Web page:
Google have removed 60,000 spam apps from the Google Play store over the course of February, the company's largest ever app cull.
Whereas Apple's App Store has strict guidelines as to what is suitable for its software marketplace, and an approval process that vets all apps before distribution, Google's Play Store is more lax in its app approval process, leading to the need for such a cull.
Uncovered by TechCrunch via "a company in the mobile app industry which has insight into changes like this," it's thought that improvements to Google's spam-detecting algorithms are as much the reason for the higher number as any concerted effort from the company.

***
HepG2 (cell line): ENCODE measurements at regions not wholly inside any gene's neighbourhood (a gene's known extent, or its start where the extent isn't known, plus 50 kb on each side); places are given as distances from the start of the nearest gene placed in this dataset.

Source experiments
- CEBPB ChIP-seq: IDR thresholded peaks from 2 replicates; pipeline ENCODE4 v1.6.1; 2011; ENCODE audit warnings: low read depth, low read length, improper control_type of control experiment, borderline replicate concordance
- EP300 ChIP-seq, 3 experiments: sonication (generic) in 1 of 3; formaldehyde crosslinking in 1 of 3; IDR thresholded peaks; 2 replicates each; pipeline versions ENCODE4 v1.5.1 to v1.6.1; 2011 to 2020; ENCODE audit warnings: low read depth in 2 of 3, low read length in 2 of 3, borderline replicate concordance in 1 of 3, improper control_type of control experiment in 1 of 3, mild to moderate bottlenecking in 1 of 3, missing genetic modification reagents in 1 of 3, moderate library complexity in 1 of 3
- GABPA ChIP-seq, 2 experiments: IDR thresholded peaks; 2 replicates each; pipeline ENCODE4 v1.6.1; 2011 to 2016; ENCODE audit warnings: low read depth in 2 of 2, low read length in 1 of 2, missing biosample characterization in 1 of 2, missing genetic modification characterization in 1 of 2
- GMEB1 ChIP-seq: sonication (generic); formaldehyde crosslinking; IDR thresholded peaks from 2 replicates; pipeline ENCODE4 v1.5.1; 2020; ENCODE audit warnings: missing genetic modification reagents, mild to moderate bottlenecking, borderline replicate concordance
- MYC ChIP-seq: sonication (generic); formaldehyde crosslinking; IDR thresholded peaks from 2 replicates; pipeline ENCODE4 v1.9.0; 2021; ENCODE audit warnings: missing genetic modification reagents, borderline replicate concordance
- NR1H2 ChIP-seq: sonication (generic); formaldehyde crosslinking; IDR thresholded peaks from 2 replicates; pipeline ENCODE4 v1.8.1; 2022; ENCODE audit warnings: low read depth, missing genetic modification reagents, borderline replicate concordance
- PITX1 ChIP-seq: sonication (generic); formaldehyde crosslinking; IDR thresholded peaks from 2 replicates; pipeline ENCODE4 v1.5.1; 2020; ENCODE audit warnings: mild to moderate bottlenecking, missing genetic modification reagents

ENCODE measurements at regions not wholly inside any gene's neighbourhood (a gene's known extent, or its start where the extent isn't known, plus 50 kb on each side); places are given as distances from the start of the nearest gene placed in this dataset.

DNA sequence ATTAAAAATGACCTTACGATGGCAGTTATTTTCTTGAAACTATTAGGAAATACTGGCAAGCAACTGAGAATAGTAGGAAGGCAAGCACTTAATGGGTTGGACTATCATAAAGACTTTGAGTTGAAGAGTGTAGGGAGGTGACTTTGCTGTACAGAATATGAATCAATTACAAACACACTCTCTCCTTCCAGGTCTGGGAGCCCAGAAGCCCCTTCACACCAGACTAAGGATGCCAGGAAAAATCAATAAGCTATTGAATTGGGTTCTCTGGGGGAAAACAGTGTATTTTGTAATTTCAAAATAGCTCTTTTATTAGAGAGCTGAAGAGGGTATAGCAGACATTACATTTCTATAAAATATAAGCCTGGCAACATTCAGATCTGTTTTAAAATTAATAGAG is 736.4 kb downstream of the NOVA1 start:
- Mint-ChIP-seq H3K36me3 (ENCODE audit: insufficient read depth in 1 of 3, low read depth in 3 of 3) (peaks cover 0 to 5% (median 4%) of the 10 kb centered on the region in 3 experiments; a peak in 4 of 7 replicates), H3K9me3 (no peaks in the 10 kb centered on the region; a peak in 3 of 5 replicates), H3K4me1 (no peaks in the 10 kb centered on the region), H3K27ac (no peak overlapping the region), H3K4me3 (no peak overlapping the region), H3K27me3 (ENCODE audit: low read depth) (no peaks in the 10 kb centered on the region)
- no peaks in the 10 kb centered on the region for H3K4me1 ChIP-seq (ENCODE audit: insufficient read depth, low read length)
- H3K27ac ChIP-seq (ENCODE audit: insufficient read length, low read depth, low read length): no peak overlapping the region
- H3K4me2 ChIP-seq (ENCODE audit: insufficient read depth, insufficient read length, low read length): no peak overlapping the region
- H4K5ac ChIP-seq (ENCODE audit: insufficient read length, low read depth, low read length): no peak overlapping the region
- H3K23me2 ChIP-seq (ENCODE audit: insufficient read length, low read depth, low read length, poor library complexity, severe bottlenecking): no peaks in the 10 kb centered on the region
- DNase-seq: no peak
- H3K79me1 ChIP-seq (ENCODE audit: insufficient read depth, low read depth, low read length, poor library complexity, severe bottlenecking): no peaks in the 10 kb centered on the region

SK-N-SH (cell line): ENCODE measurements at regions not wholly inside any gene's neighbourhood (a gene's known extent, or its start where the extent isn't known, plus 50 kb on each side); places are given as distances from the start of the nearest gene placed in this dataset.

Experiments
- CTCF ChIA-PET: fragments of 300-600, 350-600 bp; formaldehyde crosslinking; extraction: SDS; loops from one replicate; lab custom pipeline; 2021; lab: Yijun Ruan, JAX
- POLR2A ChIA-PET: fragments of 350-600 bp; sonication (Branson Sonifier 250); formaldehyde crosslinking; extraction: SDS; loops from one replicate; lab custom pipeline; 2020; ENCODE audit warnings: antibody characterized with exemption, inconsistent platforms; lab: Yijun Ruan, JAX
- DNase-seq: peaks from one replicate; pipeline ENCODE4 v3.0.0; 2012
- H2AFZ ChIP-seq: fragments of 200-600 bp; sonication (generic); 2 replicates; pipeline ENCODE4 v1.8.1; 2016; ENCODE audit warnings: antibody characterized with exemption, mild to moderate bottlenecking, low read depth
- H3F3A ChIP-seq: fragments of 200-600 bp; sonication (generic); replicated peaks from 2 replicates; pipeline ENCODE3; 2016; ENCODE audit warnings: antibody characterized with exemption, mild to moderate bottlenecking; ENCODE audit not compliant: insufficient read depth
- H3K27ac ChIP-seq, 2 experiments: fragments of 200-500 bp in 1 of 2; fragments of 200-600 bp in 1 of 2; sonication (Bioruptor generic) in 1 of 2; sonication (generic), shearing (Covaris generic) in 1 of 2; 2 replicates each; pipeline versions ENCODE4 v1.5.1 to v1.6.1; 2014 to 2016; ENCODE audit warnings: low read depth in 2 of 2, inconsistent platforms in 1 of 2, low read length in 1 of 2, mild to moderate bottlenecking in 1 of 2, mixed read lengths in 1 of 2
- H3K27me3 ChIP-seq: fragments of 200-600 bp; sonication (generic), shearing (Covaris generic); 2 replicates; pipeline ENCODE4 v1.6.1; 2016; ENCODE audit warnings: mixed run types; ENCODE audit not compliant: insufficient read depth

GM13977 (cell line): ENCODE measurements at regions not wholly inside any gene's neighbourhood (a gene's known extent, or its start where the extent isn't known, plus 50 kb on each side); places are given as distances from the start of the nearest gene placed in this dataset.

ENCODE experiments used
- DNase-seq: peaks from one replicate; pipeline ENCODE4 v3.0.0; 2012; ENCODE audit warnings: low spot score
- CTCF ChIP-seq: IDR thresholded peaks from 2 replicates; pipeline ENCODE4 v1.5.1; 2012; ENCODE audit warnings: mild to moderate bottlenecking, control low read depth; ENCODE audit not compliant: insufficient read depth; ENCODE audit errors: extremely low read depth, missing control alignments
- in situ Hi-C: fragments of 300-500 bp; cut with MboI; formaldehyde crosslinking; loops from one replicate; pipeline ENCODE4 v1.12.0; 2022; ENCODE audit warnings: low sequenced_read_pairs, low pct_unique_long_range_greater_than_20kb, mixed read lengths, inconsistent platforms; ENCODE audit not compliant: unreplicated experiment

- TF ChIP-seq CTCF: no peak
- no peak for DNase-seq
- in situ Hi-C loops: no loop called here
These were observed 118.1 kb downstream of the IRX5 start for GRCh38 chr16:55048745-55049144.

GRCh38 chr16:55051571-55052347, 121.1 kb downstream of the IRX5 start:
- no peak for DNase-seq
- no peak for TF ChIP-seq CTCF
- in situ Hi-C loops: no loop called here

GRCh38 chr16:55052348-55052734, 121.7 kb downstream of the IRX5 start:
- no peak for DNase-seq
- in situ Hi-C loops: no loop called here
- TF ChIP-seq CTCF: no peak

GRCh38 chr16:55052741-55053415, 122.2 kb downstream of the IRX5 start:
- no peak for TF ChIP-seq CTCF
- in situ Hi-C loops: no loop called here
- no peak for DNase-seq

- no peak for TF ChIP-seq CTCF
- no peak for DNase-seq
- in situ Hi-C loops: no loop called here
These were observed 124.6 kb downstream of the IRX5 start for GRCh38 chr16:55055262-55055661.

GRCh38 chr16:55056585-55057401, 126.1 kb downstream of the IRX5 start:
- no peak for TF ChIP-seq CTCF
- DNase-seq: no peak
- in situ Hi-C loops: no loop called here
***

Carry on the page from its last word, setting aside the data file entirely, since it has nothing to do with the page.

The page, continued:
The move follows a redesign of the Google Play store, intended to make navigation of the store and browsing of the growing number of applications available through it simpler. It's gradually rolling out to all Android users over the coming days.
It's likely that with the launch of the new version of Android, Key Lime Pie, expected to launch before the end of the summer, Google are looking to get their house in order. Sprucing up the app store and cutting the crap will definitely help pull the operating system into fighting-fit shape ahead of the launch.